A good bit of the credibility of the Press has been tied to the idea of impartiality.  Despite the fact that media types donate to Democrats over Republicans 10 to 1, and that Gallup polls show most Americans believe the media to be biased towards liberals, those who have publicly questioned this impartiality of the media have generally been dismissed, and besmirched as activists or deceivers. For a recent example, Poynter.com asked University of Connecticut Associate Professor of Communications Dave D’Alessio the question, “Is media bias really rampant?” He replies in the negative; Apparently bias, like beauty, is in the eye of the beholder:

“You want to rally the troops. Both of the sides know that the way to get anything done is to get everyone on the same page, so anything they can do to create an opposition is good, because they can point at the media and say “The media are out to get me. The media are out to get us. So we can fight against this. And the way to do that is to vote for me.”

Well, now there is fairly incontrovertible proof that those who suspected unfairness were right. Evidence from released emails suggests that the problem might even be worse than anyone thought.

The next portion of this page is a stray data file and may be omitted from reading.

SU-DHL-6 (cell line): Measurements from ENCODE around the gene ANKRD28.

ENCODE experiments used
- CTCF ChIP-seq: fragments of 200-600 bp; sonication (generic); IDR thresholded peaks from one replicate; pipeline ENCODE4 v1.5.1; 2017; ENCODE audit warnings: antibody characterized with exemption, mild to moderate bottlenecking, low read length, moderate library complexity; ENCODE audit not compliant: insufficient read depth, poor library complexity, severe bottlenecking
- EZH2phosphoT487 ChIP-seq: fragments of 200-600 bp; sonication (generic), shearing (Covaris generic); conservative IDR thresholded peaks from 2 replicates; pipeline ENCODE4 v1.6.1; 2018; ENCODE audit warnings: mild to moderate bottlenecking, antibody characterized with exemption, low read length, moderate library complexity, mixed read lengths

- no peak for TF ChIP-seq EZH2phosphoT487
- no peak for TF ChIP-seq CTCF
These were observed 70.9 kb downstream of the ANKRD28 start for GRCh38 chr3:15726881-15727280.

In one glaring example of collusion CNN contributor and new interim DNC chair Donna Brazile gave to Hillary Clinton some Town Hall debate questions in advance. She was subsequently fired from CNN but remained as interim DNC chair. (See this Fox News report, for example). When confronted about the email, she showed no remorse or sensitivity: “I will not stand here and be persecuted because your information is totally false,” Brazile said. “Podesta’s emails were stolen. You’re so interested in talking about stolen material, you’re like a thief that wants to bring into the night the things that you found that was in the gutter. (Read more at Politico).

Here are a few more examples:

The Democratic National Committee apparently suggested questions to CNN to hammer at Trump and Cruz.

A Washington Post reporter asked for DNC research / dirt on Trump to put into an article.

CNBC asked the Clinton campaign what questions to ask Trump in advance of an interview.

John Podesta, Clinton’s campaign manager, has been famously quoted as saying that the New York Times is “our press”.  In support of this idea, leaked emails have shown that he apparently received rough drafts of Politico and New York Times stories to read over prior to publication. In one email he gloated about having placed pro-Hillary articles in Politico.  Furthermore, Clinton staffers were given the option of vetoing parts of NYT stories.

To its credit, the New York Times has issued a statement that, while not containing an actual apology, nonetheless pledges to its readers to do better:

…we aim to rededicate ourselves to the fundamental mission of Times journalism. That is to report America and the world honestly, without fear or favor, striving always to understand and reflect all political perspectives and life experiences in the stories that we bring to you.

We will hope that the New York Times lives up to this pledge. In the meantime, we are filing this under the category of “Reflections of the Fall”.